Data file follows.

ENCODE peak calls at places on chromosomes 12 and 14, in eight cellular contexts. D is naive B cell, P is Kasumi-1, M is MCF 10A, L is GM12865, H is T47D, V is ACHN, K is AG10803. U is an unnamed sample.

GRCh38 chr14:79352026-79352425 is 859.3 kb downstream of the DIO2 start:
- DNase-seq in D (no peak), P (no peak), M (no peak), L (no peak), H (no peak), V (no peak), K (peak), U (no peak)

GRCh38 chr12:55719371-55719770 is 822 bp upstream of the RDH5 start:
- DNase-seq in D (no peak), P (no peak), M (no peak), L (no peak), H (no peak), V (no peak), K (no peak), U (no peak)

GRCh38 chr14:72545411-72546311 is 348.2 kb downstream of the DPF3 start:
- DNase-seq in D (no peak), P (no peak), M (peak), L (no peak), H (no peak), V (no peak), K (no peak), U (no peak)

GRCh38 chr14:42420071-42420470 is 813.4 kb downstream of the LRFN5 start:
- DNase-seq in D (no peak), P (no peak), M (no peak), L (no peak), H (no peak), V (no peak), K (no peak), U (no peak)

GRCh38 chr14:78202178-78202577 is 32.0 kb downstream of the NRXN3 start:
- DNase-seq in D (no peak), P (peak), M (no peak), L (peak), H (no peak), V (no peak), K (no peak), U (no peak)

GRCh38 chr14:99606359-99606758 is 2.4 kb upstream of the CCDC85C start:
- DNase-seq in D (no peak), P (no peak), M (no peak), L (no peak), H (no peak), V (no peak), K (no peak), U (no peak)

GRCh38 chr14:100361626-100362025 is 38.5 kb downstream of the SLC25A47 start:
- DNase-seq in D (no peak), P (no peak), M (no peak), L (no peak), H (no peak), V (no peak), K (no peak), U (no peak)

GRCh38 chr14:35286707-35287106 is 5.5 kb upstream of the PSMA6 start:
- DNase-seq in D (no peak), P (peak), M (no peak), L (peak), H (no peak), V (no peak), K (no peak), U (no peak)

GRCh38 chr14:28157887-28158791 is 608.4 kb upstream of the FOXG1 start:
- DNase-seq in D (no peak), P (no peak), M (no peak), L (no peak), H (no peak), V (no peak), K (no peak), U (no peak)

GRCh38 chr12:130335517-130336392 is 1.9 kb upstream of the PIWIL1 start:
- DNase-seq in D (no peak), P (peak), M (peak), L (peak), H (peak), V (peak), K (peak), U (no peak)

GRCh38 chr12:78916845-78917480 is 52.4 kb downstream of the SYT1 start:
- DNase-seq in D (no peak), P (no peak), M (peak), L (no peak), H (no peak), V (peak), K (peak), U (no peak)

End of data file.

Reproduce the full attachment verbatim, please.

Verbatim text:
ENCODE peak calls at places on chromosomes 12 and 14, in eight cellular contexts. D is naive B cell, P is Kasumi-1, M is MCF 10A, L is GM12865, H is T47D, V is ACHN, K is AG10803. U is an unnamed sample.

GRCh38 chr14:79352026-79352425 is 859.3 kb downstream of the DIO2 start:
- DNase-seq in D (no peak), P (no peak), M (no peak), L (no peak), H (no peak), V (no peak), K (peak), U (no peak)

GRCh38 chr12:55719371-55719770 is 822 bp upstream of the RDH5 start:
- DNase-seq in D (no peak), P (no peak), M (no peak), L (no peak), H (no peak), V (no peak), K (no peak), U (no peak)

GRCh38 chr14:72545411-72546311 is 348.2 kb downstream of the DPF3 start:
- DNase-seq in D (no peak), P (no peak), M (peak), L (no peak), H (no peak), V (no peak), K (no peak), U (no peak)

GRCh38 chr14:42420071-42420470 is 813.4 kb downstream of the LRFN5 start:
- DNase-seq in D (no peak), P (no peak), M (no peak), L (no peak), H (no peak), V (no peak), K (no peak), U (no peak)

GRCh38 chr14:78202178-78202577 is 32.0 kb downstream of the NRXN3 start:
- DNase-seq in D (no peak), P (peak), M (no peak), L (peak), H (no peak), V (no peak), K (no peak), U (no peak)

GRCh38 chr14:99606359-99606758 is 2.4 kb upstream of the CCDC85C start:
- DNase-seq in D (no peak), P (no peak), M (no peak), L (no peak), H (no peak), V (no peak), K (no peak), U (no peak)

GRCh38 chr14:100361626-100362025 is 38.5 kb downstream of the SLC25A47 start:
- DNase-seq in D (no peak), P (no peak), M (no peak), L (no peak), H (no peak), V (no peak), K (no peak), U (no peak)

GRCh38 chr14:35286707-35287106 is 5.5 kb upstream of the PSMA6 start:
- DNase-seq in D (no peak), P (peak), M (no peak), L (peak), H (no peak), V (no peak), K (no peak), U (no peak)

GRCh38 chr14:28157887-28158791 is 608.4 kb upstream of the FOXG1 start:
- DNase-seq in D (no peak), P (no peak), M (no peak), L (no peak), H (no peak), V (no peak), K (no peak), U (no peak)

GRCh38 chr12:130335517-130336392 is 1.9 kb upstream of the PIWIL1 start:
- DNase-seq in D (no peak), P (peak), M (peak), L (peak), H (peak), V (peak), K (peak), U (no peak)

GRCh38 chr12:78916845-78917480 is 52.4 kb downstream of the SYT1 start:
- DNase-seq in D (no peak), P (no peak), M (peak), L (no peak), H (no peak), V (peak), K (peak), U (no peak)